Two aftershocks jolted Nepal on Thursday morning, six days after a deadly earthquake killed thousands across the Himalayan country, even as rescue and relief workers pushed into the rural interiors where stricken people still awaited aid since Saturday’s temblor.
The aftershocks, however, did not trigger much panic among the residents of Kathmandu, by now accustomed to the intermittent shaking of their homes and shops, most of which have been damaged to varying degrees.
What has added to the discomfort of the people and aid workers are the intermittent rains which lashed the capital and its surroundings since last night, hampering relief and rescue operations mounted by several countries including India.
A total of 5,489 people are now known to have died in the 7.9-magnitude quake, according to an update from the National Emergency Operation Centre, while more than 100 others were killed in neighbouring India and China.
The figure did not include the 19 people killed at Mount Everest -- five foreign climbers and 14 Nepalese Sherpa guides -- when the quake unleashed an avalanche at base camp.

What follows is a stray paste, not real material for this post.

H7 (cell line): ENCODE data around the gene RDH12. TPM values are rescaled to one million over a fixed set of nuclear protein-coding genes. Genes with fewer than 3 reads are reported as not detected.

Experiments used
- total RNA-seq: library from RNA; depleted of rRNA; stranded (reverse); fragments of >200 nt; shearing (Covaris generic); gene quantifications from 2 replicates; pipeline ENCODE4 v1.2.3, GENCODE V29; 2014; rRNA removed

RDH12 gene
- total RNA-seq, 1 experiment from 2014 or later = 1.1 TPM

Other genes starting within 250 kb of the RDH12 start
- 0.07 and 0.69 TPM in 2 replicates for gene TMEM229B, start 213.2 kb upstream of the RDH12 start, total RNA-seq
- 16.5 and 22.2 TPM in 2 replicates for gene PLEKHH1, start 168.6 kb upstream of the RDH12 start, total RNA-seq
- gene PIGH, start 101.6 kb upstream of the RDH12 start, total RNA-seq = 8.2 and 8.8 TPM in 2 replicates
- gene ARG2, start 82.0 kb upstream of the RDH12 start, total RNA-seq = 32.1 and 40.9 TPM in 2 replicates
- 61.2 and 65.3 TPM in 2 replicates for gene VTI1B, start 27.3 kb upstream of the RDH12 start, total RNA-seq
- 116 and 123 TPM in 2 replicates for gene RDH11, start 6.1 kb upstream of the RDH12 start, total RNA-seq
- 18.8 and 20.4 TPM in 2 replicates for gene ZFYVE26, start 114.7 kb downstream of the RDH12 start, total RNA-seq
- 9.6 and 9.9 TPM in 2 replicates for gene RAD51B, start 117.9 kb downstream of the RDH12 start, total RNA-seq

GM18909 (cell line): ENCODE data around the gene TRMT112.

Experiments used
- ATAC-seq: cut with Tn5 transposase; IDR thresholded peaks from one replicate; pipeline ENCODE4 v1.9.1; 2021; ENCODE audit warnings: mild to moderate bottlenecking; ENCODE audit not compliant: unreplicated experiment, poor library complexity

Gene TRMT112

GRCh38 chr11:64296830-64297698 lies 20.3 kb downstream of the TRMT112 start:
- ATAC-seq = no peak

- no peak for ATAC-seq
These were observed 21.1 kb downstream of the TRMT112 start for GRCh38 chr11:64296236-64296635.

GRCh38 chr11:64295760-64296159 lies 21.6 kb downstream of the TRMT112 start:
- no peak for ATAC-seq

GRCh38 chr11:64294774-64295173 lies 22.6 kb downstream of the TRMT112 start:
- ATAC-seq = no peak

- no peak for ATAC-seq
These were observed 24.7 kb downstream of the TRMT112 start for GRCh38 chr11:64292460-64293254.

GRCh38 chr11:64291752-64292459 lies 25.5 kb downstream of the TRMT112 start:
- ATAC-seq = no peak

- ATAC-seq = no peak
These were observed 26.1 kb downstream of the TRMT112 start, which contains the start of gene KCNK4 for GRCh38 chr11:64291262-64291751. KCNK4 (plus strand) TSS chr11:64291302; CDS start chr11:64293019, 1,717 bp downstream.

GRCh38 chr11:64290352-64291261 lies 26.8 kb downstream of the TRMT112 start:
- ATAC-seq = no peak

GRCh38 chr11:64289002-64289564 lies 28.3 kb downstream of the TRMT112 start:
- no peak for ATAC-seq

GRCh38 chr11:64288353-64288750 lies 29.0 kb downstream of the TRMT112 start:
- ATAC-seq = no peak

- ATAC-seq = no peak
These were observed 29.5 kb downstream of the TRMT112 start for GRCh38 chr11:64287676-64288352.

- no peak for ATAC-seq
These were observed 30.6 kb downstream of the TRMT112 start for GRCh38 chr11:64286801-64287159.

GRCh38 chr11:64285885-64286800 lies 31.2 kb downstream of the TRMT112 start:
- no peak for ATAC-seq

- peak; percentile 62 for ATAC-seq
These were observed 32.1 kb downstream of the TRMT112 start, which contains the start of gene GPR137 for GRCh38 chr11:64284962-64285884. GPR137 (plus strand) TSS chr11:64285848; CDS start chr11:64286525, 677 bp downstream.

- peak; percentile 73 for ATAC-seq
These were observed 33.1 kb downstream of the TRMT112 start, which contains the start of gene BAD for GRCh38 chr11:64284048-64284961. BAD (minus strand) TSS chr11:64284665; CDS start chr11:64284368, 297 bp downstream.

With more than eight million Nepalese affected by the earthquake, including 1.4 million who need immediate food assistance, US President Barack Obama called Prime Minister Sushil Koirala and discussed US military and civilian efforts already underway to help Nepal, the White House said.
Congresswoman Grace Meng announced to have co-sponsored a legislation that grants temporary protected status to Nepalese citizens presently in the US who have been impacted by the earthquake.
The Temporary Protected Status Act of 2015 would protect citizens of Nepal from deportation or detainment so that they are not forced to return to unsafe conditions in their homeland.
The first supplies of food aid began reaching some remote villages as helicopters brought food, temporary shelter and other aid to hamlets north of Kathmandu in the mountainous Gorkha district near the epicentre of Saturday’s quake.
Entire clusters of homes there were reduced to piles of stone and splintered wood. Women greeted the delivery with repeated cries of “We are hungry!”
The UN World Food Program warned that it will take time for food and other supplies to reach more remote communities that have been cut off by landslides.
“More helicopters, more personnel and certainly more relief supplies, including medical teams, shelter, tents, water and sanitation and food, are obviously needed,” said the program’s Geoff Pinnock, who was coordinating the flights.
Planes carrying food and other supplies have been steadily arriving at Kathmandu’s small airport, but the aid distribution process remains fairly chaotic, with Nepalese officials having difficulty directing the flow of emergency supplies.
A report from Washington said, Indian Americans from across the country are mobilising support for the victims in Nepal, with a large number of organisations raising funds for the people of the quake-ravaged country.